It also maintained one of its battalions on NATO service in Germany during the "Cold war", as well as providing a continuing parachutist unit since the Second World War, including a component of the Canadian Airborne Regiment while that formation existed.

The regiment's garrison and home station since the end of First World War is the Citadel in Quebec City, second residence of Canada's Governor General. Most of its troops are in nearby Base Valcartier (Quebec).

The Royal 22e Régiment has served as model and inspiration to the military, government and industry, embodying the finest example of a "French-speaking unit". It has also provided such great Canadians as Governor General Georges Vanier and Cardinal Maurice Roy as well as three Chiefs of Defence Staff (Allard, Dextraze and Baril).

Dissent at Home

It is ironic that much of the population of Quebec has not often approved of the fact that a remarkable fighting force such as the Royal 22nd Regiment would be part of the Canadian military, considering that Quebec and its people have been the beneficiaries of the willingness of the soldiers of the 22nd to fight for the province's values.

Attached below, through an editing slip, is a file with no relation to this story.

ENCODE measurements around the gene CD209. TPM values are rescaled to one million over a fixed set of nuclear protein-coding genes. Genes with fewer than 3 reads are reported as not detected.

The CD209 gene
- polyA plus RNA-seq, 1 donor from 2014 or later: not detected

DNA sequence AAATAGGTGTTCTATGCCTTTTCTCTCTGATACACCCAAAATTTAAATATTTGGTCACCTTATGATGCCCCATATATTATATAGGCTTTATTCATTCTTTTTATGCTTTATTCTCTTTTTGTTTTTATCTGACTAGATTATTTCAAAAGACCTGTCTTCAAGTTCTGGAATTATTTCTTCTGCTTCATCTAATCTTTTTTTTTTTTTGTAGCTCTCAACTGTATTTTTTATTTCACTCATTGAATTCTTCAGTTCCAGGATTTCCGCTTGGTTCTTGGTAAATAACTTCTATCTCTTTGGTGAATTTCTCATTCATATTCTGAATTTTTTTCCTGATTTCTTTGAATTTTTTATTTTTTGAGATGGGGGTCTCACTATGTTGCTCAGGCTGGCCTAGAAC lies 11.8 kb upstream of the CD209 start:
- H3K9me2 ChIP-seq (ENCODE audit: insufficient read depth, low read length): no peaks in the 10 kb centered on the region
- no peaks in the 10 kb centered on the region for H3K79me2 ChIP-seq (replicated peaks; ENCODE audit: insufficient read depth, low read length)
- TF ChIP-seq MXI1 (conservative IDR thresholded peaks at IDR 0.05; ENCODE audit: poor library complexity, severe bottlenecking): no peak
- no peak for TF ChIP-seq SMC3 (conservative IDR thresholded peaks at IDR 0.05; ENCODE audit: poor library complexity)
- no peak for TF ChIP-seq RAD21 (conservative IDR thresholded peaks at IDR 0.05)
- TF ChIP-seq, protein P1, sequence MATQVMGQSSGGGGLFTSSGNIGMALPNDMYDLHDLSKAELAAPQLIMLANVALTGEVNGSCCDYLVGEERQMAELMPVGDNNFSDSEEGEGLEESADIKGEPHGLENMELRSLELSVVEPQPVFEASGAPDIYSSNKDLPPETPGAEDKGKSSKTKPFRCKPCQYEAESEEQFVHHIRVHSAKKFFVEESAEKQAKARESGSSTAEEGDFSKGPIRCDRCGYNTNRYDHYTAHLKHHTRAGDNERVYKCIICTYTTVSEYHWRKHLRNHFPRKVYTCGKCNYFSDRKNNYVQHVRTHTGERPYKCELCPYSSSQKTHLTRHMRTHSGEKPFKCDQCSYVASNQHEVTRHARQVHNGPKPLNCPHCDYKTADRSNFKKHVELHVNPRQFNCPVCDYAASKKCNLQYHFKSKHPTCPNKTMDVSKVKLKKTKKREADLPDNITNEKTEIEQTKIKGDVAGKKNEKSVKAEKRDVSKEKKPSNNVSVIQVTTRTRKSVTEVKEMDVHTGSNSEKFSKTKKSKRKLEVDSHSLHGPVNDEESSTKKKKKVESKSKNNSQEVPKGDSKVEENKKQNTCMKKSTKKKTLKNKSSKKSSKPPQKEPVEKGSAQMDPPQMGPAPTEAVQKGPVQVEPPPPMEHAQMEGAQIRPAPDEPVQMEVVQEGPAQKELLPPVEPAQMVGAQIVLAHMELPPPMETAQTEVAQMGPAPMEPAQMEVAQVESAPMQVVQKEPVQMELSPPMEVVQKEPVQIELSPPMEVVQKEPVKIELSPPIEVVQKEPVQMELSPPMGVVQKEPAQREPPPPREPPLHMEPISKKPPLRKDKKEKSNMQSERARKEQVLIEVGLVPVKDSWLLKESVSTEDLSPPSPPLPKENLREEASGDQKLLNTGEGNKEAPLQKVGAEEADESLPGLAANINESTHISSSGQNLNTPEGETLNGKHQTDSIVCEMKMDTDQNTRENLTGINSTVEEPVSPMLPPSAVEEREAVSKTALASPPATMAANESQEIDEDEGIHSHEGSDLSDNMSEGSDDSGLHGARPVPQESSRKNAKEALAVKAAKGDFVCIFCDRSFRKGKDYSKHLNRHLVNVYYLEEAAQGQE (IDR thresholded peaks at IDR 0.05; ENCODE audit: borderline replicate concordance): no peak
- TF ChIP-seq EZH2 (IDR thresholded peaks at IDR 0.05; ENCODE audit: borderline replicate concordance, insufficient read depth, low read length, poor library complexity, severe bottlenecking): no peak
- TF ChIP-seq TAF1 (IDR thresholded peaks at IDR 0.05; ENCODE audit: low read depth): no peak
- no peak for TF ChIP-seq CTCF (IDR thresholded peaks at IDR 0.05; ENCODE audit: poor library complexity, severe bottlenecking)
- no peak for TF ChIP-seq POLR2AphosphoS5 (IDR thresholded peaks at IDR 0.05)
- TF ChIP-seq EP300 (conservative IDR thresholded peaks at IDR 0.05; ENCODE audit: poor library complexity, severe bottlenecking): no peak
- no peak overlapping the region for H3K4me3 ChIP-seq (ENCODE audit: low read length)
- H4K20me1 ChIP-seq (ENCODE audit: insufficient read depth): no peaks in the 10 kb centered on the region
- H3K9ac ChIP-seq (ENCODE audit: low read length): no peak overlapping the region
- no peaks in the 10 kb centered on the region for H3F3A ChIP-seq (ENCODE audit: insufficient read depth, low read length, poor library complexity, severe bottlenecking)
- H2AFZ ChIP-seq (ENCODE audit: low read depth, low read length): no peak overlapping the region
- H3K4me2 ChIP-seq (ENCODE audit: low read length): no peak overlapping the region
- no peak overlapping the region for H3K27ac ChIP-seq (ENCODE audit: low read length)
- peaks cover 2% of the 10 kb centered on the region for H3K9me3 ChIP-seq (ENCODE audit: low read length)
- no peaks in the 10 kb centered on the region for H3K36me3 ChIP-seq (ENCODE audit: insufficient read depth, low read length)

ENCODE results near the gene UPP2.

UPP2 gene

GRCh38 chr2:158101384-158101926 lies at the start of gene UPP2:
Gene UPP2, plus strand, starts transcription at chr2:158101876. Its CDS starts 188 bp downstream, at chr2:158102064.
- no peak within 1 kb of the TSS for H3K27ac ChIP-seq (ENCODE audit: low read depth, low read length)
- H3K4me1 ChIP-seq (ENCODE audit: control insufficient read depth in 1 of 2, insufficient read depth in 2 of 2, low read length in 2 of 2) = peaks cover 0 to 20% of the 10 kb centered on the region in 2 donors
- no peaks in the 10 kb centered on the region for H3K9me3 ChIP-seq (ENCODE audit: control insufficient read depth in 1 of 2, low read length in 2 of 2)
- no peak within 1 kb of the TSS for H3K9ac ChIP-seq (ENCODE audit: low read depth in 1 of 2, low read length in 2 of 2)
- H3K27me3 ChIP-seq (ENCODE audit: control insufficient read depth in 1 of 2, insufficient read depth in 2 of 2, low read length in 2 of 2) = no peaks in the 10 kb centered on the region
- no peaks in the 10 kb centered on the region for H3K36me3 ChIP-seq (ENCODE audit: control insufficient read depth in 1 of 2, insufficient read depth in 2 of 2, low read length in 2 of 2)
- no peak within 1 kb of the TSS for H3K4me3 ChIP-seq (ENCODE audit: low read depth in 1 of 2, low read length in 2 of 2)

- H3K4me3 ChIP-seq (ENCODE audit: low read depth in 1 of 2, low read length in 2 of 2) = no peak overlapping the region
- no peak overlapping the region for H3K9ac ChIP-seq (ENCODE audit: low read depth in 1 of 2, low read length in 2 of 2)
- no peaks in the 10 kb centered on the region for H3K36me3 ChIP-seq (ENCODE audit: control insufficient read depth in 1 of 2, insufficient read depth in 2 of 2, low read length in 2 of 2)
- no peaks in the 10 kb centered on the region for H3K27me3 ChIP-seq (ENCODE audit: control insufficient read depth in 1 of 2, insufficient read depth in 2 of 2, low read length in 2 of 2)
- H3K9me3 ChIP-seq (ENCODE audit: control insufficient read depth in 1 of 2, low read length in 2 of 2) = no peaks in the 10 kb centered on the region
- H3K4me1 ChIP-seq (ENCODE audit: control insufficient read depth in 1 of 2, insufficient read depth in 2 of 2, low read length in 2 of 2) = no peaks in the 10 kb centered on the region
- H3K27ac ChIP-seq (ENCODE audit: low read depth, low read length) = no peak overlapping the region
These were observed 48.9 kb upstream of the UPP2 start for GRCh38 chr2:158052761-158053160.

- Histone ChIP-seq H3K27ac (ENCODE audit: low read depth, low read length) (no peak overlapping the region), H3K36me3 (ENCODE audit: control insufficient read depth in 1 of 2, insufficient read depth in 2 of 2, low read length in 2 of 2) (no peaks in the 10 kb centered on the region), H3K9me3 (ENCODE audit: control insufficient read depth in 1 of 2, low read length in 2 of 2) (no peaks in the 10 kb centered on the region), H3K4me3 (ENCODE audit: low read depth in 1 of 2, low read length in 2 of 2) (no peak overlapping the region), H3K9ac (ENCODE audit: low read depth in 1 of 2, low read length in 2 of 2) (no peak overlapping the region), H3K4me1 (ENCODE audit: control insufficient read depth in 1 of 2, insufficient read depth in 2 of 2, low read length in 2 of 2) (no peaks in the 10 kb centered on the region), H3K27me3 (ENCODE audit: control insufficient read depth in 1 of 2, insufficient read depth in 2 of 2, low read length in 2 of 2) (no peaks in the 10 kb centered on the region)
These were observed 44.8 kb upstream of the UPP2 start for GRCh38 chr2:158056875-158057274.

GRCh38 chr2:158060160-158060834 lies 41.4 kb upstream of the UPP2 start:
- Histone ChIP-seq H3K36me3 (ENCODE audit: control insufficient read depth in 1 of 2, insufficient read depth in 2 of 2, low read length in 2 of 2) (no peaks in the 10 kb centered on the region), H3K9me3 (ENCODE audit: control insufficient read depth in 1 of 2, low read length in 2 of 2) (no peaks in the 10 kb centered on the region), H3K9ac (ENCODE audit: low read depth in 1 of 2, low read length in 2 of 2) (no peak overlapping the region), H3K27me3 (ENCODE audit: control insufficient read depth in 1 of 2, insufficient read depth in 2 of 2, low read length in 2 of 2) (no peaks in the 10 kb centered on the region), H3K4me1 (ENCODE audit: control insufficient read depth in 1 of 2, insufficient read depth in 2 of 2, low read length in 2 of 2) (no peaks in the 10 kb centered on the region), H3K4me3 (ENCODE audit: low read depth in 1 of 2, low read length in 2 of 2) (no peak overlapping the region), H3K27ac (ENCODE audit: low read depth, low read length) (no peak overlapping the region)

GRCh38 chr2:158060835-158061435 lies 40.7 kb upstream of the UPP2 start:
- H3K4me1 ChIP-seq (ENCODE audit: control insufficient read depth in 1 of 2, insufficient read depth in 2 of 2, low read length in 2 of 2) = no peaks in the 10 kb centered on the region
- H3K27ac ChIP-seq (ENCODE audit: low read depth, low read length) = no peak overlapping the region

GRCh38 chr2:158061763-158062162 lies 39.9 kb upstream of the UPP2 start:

Controversial policies back home in Canada had made some people in Quebec unwilling to support such a regiment. This was recalled by a Second World War veteran, Captain George Bannerman, an English speaking officer, who fought with many French Canadian soldiers during the Italian campaign.

According to Captain Bannerman, a young Royal 22nd soldier saw Bannerman reading a letter from his mother and the young soldier began to weep. When Bannerman asked the young man why he was crying, the soldier replied that he had never received any mail from home because his parents were illiterate and the parish priest had refused to write for the young man's parents.

The priest disapproved of Quebecers fighting in what he considered to be an English Canadian war. Captain Bannerman later recalled his regret that he did not get the young soldier's name, so that Bannerman's mother might have written to the young man.

Soldiers Stories

The soldiers of the Royal 22nd Regiment have an illustrious history of sacrifice and heroism which continued in Afghanistan, where the Regiment served to help rebuild a war torn country.